In general, feeder cattle futures prices did decline with the Nov futures contract as expected after the CME Group’s changes to the contract, but the cattle industry seems to be taking it in stride and is even retaking some ground.
“Nobody is talking about it,” said Nevil Speer, vice president of US operations for AgriClear Inc., a wholly owned subsidiary of TMX Group Limited.
After the CME Group upped the weight parameters for CME Group feeder cattle contracts and the CME Feeder Cattle Index used to settle them by 50 pounds with the Nov contract, the futures price for feeder cattle was expected to decline, reflecting the heavier cattle.
Weight parameters for CME feeder cattle futures contracts and the Index, rose from a range of 650 to 849 pounds to a range of 700 to 899 pounds starting with the Nov contract.
And the Nov futures contract declined from its peak of $143.67 per cwt on Aug. 10 to its most recent low of $114.65 on Oct. 13.
But since that mid-October consolidation phase, the Nov feeder cattle contract rallied sharply to a high of $127.35 per cwt on Nov. 2. At that point, the contract lost ground with some investor profit taking before expiring on a volume-weakened rally attempt.
JAN KEEPS RALLYING
A better contract to look at for a continued reaction to the CME Group feeder cattle contract changes would be the Jan delivery month. This contract also dropped sharply from its Aug. 10 peak of $139.40 per cwt to its Oct. 19 low of $110.65.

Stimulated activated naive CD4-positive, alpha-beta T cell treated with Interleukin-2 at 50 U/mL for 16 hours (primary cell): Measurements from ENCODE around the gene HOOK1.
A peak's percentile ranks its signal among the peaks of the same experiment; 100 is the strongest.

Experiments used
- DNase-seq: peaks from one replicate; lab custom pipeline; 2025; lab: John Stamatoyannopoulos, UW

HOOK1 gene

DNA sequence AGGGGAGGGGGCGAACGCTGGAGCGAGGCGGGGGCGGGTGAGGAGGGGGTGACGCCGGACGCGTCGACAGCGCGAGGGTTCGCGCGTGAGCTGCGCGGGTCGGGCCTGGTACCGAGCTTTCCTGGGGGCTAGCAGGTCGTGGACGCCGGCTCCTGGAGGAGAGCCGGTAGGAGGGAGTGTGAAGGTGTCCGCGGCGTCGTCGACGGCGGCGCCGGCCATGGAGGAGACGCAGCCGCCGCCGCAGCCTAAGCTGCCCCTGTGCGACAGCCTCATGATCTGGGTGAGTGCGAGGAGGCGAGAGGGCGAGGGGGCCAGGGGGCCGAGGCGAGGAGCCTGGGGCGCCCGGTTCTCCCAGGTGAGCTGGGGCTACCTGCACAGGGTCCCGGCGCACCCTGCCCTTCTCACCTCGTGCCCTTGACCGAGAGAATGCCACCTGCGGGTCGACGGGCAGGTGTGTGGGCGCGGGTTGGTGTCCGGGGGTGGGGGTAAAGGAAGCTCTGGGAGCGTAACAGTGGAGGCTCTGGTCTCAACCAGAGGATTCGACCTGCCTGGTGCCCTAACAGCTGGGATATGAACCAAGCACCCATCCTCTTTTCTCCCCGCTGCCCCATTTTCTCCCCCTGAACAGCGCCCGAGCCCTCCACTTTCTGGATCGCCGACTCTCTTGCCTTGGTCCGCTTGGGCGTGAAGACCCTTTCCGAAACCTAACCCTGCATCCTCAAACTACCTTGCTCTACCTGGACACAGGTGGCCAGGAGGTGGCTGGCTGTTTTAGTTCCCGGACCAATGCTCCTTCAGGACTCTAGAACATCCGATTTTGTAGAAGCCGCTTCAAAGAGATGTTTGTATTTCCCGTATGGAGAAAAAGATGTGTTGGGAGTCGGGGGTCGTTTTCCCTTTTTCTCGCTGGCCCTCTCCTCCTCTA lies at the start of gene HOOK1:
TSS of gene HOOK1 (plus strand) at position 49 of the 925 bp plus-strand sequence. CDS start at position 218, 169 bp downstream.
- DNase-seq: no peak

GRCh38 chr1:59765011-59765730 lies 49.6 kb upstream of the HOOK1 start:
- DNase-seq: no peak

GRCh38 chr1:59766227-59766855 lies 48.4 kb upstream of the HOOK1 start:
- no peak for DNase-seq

However, the contract kept rising as the Nov contract faded into history.
From its October lows, the Jan contract has risen to Wednesday’s high of $128.72 per cwt and appears to have every intention of rising further.
Cow/calf producers are being warned by market economists to beware of using historical basis data when making futures market hedges. The basis was expected to widen as futures prices dropped and cattle weights increased.
In general, the weekly basis level calculated and maintained by the Livestock Marketing Information Center widened against the Nov contract. There were a few days when it didn’t, but overall, it behaved as expected.
The basis with the Jan contract, however, seems schizophrenic. One week, it’s up over the 2016 contract by $0.48, and the next week, it’s below the 2016 level by $5.13. That’s followed by a week when it is ahead of last year by $0.83 and then falling behind by $10.53.
Over time, the feeder cattle basis is expected to show a more consistent widening, and feeder cattle futures to show a more consistent lower normal price range. This doesn’t mean the markets have gone bad, the lower per-pound feeder price is just reflecting the larger calves.
CASH CATTLE MARKETS QUIET
After selling in the Superior auction Wednesday at $112.75 to $114.25 per cwt in the south and at $110 to $113.25 in the north, cash action got underway at $113.25 to $115.50 on a live basis. No dressed-basis trades were reported, although bids were seen at $175.
Last week cattle were up $4 per cwt at $109 to $113, mostly $112. Dressed-basis prices last week were steady to up $2 at $170.
The USDA’s choice cutout Wednesday was $0.39 per cwt higher at $189.95, while select was down $0.11 at $172.77. The choice/select spread widened to $17.18 from $16.68 with 95 loads of fabricated product sold into the spot market.
The CME Feeder Cattle Index for the seven days ended Tuesday was $129.18 per cwt, down $1.00. This compares with Wednesday’s Jan settlement at $128.42, up $1.45.